CIRS affects more than just one body system and can have many symptoms. Dr Ritchie Shoemaker has found that 35 of the common symptoms could be classified into 13 clusters. CIRS is now considered when a person has at least 1 symptom from 8 or more clusters (see the image below) for longer than 6 months. A diagnosis is reached after further testing, including genetic testing. We know that approximately 24% of the population carry the gene which predisposes them to CIRS.
What can you do?
You can control mould growth inside your home by:
- Controlling humidity levels.
- If you have an air conditioner, put it on the ‘dry’ function (usually the icon with the water drops).
- Limit the use of humidifiers.
- Limit the number of fish tanks and indoor plants.
- Limit the use of unflued gas heaters.
- Fixing leaky roofs, windows and pipes
- Thoroughly cleaning and drying after flooding; discard material that cannot be cleaned and dried properly.
- Ventilating the bathrooms, laundry and cooking areas. Use exhaust fans that ventilate to outside the home rather than into the roof cavity. Open windows when weather permits to improve cross-ventilation
If you have mould in your home, it is best to remove it as soon as it appears. This may take a bit of elbow grease! Here are some tips on how to do it (2):
- For routine clean up of mouldy surfaces, use mild detergent or vinegar diluted in water solution (4 parts vinegar to 1 part water). Add a few drops of Oil of Clove to kill the spores. Find out more about Oil of Clove for mould here.
- If the mould is not readily removed and the item cannot be discarded, use diluted bleach solution (250mls of bleach in 4 litres of water) to clean the surface. When using bleach, protective equipment is recommended: PVC or nitrate rubber gloves; safety glasses; and safety shoes. Make sure the area is well-ventilated while you are cleaning with bleach.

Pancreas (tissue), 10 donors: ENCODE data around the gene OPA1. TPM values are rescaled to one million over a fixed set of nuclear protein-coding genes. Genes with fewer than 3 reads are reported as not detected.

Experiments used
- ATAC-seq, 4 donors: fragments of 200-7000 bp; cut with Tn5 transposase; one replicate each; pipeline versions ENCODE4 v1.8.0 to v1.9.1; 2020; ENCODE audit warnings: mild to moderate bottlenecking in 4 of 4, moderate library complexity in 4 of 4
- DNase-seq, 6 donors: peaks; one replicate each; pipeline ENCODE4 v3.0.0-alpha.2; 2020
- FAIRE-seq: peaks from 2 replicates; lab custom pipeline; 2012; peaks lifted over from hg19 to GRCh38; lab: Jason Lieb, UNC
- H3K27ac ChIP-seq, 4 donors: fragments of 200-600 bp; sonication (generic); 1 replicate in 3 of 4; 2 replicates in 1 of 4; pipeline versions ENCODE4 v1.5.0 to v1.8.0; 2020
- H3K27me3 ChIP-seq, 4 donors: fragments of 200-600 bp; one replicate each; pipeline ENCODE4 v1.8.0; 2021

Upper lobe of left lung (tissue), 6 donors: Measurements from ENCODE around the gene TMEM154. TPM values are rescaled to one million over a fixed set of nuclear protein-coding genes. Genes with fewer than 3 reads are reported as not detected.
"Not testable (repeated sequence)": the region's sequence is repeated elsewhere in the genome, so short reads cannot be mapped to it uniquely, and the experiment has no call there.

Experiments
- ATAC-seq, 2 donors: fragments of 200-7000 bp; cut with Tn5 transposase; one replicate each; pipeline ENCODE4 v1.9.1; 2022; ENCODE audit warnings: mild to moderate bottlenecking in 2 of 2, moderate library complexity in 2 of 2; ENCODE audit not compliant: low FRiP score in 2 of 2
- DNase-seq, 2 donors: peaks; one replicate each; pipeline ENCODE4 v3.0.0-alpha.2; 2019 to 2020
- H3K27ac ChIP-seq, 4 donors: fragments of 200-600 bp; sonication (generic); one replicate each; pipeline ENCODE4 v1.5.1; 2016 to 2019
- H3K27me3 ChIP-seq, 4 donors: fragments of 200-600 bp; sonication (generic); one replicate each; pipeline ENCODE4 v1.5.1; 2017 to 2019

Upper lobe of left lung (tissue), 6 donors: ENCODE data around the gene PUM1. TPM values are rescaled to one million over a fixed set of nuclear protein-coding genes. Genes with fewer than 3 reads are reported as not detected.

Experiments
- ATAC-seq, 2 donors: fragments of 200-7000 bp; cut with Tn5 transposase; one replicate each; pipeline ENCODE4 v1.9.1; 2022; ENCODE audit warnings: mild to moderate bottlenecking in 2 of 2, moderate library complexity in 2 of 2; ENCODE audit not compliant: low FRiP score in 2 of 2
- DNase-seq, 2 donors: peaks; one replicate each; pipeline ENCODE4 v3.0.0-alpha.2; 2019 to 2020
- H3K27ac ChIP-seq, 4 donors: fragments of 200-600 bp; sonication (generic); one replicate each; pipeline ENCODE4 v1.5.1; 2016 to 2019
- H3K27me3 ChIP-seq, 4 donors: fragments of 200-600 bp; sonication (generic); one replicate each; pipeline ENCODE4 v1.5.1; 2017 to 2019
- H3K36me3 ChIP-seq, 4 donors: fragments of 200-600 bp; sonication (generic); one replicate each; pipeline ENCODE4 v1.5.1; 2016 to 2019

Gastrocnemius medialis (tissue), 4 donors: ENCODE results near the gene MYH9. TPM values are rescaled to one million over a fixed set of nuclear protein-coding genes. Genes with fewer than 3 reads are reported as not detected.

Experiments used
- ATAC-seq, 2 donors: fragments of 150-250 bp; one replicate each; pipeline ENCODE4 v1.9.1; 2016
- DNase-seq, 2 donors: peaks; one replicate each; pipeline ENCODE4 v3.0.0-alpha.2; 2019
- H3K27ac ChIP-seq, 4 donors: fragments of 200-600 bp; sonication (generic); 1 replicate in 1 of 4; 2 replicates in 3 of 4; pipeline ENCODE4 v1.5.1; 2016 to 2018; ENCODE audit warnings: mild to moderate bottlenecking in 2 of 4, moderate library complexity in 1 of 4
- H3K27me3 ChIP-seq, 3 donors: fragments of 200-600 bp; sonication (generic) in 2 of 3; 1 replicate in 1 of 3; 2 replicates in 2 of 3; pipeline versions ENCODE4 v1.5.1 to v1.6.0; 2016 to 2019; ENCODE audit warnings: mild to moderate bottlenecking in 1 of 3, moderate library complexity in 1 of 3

- Ensure the surface is dried completely once cleaned.
- Absorbent materials, such as carpet may need to be professionally cleaned or replaced if they are contaminated with mould.
Should you get your home tested for mould?
Most mould is visible, so it is generally not necessary to test for mould. However, it could still be present in wall or ceiling cavities. If you think you have mould in your home, but cannot find the source, you could consider contacting a building biologist for further investigation. You can find more information and contacts for building biologists here.
If you are concerned that you have mould illness, speak to your healthcare practitioner, or book an appointment with one of the AMC naturopaths or nutritionists.
- Parliament of Australia, 2018, Possible Health and Social Impacts of Exposure to Mould, viewed 22 March 2022, https://www.aph.gov.au/Parliamentary_Business/Committees/House/Health_Aged_Care_and_Sport/BiotoxinIllnesses/Report/section?id=committees%2freportrep%2f024194%2f26281
- NSW Health, 2022, Mould, NSW Government, viewed on 23 March 2022, https://www.health.nsw.gov.au/environment/factsheets/Pages/mould.aspx
- Di Lizo S, 2020, Chronic Inflammatory Response Syndrome (CIRS) Explained, Toxic Mould Support Australia, viewed 23 March 2022, https://toxicmould.org/cirs-explained/